3        # Initialize the sum and the starting integer
4        current_sum, current_int = 0, 1
6        # This set will keep track of the visited or used integers
7        visited = set()
9        # Iterate for the number of elements required
10        for _ in range(num_elements):
11            # Avoid using integers already in the visited set
12            while current_int in visited:
13                current_int += 1
15            # Add the current integer to the visited set
16            visited.add(current_int)
18            # Add the complement of current_int with respect to the target
19            visited.add(target - current_int)
21            # Add the current integer to the sum
22            current_sum += current_int
24        # Return the calculated sum
25        return current_sum
27# Example usage:
28# solution = Solution()
29# print(solution.minimumSum(4, 10)) # Example call to the method
1class Solution {
2    public int minimumSum(int numElements, int cancellationFactor) {
3        int sum = 0; // Variable to keep track of the sum of the chosen elements
4        int smallestEligible = 1; // Variable to store the smallest eligible number that can be used
5        boolean[] visited = new boolean[numElements * numElements + cancellationFactor + 1]; // Array to mark visited numbers
7        // Repeat until all 'numElements' elements have been added
8        while (numElements-- > 0) {
9            // Loop to find the next unvisited number starting from smallestEligible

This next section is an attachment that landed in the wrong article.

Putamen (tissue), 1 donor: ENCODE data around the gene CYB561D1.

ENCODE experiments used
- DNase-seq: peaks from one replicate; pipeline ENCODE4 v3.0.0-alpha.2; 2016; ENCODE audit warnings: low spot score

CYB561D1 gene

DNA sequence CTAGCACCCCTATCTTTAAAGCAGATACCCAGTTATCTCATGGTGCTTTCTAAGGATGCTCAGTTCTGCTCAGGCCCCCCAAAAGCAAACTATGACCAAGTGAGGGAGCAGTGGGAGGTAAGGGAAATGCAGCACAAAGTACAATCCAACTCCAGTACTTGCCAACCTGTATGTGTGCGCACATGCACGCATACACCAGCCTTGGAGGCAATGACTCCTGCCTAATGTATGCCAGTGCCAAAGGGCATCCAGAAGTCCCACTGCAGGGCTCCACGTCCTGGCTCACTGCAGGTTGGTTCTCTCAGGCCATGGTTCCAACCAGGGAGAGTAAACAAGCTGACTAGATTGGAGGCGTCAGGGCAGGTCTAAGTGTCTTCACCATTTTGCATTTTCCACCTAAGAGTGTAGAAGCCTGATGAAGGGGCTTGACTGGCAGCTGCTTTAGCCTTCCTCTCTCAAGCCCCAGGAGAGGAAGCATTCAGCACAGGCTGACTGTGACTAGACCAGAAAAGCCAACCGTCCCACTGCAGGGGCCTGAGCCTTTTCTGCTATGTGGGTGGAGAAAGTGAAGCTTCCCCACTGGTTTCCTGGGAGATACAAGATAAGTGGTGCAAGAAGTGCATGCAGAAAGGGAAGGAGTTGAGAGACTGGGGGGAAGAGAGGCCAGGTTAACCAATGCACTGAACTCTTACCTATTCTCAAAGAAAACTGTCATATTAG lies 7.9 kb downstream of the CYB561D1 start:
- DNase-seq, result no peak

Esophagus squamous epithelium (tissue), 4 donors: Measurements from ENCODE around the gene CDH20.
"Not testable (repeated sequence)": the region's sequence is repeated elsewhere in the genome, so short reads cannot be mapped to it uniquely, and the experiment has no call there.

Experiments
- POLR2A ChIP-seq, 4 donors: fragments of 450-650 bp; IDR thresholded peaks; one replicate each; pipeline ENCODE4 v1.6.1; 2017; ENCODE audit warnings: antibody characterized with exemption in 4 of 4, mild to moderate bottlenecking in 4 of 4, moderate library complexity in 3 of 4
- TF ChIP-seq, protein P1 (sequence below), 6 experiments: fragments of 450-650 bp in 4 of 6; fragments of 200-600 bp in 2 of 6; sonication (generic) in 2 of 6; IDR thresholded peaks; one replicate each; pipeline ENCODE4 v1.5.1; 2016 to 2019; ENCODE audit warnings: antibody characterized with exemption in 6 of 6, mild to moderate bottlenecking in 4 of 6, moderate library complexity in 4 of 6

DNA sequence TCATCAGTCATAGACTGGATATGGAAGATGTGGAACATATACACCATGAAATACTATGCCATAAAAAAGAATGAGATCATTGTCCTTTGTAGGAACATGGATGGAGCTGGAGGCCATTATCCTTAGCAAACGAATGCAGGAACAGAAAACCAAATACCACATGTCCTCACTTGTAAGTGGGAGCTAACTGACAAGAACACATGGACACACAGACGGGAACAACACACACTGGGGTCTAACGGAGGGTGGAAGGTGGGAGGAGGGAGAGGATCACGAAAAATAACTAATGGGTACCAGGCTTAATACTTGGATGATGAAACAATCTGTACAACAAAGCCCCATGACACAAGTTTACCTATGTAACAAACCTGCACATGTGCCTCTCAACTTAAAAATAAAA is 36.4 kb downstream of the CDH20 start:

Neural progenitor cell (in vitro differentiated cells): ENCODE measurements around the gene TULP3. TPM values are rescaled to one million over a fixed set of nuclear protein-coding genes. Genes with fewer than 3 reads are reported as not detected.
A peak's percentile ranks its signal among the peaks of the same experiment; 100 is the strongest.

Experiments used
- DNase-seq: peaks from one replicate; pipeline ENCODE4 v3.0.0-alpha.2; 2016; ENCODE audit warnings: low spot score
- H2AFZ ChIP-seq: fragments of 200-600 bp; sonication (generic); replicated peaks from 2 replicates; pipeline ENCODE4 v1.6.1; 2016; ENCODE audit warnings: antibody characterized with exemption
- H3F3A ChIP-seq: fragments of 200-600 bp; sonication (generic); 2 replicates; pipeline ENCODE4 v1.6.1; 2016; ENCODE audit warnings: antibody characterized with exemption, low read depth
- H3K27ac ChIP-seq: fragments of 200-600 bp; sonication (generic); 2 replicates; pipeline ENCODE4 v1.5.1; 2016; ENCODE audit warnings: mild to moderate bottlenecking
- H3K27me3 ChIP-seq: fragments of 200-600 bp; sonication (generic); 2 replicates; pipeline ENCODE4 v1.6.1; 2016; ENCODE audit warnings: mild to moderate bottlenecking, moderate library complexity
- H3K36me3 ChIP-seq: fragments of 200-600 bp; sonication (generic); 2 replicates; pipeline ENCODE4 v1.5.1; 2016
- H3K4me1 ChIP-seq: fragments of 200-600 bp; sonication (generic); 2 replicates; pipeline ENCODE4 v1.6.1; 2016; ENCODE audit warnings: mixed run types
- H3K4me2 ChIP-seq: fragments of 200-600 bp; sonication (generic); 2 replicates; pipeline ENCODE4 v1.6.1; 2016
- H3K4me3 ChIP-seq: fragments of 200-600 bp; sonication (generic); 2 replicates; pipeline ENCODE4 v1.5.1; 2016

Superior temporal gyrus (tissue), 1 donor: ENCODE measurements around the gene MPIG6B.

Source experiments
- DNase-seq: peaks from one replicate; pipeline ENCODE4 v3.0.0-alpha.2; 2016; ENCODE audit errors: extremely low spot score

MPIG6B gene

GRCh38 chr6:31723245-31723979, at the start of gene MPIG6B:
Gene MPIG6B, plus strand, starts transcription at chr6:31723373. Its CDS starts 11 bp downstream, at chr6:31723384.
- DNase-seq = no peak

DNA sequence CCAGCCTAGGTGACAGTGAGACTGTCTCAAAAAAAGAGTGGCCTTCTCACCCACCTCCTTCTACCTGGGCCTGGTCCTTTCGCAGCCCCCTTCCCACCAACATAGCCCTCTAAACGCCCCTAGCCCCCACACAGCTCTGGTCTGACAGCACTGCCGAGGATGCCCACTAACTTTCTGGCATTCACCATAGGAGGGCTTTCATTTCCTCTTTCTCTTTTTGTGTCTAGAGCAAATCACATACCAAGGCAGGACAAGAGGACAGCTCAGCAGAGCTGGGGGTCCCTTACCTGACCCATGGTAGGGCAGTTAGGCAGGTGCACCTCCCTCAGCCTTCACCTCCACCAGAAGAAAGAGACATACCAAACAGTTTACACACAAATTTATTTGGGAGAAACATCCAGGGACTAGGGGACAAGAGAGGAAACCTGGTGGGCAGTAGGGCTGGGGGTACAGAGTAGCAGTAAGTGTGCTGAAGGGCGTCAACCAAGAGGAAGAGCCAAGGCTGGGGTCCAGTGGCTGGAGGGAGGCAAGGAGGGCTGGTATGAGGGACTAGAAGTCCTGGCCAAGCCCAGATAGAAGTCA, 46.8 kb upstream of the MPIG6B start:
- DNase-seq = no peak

10            while (visited[smallestEligible]) {
11                ++smallestEligible;
12            }
14            // Mark this number as visited
15            visited[smallestEligible] = true;
17            // If the number is large enough, mark its complementary number (relative to 'cancellationFactor') as visited
18            if (cancellationFactor >= smallestEligible) {
19                visited[cancellationFactor - smallestEligible] = true;
20            }
22            // Add the number to the sum
23            sum += smallestEligible;
24        }
26        // Return the computed sum
27        return sum;
28    }
1#include <vector>
2#include <cstring>
4class Solution {
6    int minimumSum(int numElements, int delta) {
7        int sum = 0; // Used to store the sum of chosen elements
8        int currentElement = 1; // Starting element for selection
9        // Vector to keep track of visited elements, initialized to false
10        std::vector<bool> visited(numElements * numElements + delta + 1, false); 
12        // Process each element, decrementing numElements as we go
13        while (numElements--) {
14            // Find the first unvisited element starting from currentElement
15            while (visited[currentElement]) {
16                ++currentElement;
17            }
18            // Mark this element as visited
19            visited[currentElement] = true;